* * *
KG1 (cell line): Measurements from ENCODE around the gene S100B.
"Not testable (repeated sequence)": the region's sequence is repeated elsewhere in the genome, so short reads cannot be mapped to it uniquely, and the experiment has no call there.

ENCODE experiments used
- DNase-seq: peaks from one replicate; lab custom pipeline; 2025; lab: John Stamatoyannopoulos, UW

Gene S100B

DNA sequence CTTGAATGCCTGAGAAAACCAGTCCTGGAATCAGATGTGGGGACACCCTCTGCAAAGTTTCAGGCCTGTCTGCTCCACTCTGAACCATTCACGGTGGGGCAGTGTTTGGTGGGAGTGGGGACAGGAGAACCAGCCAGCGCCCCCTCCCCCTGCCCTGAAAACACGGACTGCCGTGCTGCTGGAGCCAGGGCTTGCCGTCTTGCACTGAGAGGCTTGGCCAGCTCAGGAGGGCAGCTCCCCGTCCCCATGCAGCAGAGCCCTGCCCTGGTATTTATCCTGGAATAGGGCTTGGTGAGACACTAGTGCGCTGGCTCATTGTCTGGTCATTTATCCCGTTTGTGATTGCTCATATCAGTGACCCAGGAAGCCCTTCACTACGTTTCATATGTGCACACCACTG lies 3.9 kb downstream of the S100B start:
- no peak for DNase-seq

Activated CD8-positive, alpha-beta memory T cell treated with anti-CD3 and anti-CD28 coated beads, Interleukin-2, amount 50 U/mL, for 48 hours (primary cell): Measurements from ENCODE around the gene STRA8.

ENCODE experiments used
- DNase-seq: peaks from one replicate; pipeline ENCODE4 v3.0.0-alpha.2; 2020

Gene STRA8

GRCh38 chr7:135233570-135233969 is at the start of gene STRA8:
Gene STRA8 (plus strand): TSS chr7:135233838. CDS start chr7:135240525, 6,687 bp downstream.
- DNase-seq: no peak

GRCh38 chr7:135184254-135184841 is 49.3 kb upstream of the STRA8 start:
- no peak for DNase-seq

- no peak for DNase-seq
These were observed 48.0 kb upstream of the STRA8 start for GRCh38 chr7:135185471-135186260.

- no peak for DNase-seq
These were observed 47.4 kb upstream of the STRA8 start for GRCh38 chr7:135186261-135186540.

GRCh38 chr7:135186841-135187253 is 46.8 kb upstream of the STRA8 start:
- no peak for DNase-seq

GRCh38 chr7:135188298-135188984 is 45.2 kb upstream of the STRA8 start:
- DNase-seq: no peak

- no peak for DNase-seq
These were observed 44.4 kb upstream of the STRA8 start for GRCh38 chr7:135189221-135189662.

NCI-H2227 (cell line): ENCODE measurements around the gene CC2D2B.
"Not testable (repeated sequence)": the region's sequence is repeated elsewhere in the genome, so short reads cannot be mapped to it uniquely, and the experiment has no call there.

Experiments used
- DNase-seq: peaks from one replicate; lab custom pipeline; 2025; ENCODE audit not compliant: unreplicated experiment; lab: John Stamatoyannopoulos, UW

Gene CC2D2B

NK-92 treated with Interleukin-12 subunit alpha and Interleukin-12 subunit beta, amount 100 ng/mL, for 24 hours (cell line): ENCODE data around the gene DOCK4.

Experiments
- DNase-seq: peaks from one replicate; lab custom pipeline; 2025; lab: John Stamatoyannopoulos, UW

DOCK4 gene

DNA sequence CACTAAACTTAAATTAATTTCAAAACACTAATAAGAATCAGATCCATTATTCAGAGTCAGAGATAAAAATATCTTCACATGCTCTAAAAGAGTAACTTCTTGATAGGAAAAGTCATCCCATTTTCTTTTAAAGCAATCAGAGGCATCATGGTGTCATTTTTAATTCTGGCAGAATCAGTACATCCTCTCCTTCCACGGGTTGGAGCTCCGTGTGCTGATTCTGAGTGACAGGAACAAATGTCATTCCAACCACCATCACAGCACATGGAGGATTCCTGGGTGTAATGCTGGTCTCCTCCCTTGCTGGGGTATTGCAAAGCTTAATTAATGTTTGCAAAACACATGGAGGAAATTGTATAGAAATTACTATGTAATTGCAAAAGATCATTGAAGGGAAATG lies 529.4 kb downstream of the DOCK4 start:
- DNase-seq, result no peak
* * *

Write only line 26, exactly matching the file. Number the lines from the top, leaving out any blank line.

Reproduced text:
These were observed 44.4 kb upstream of the STRA8 start for GRCh38 chr7:135189221-135189662.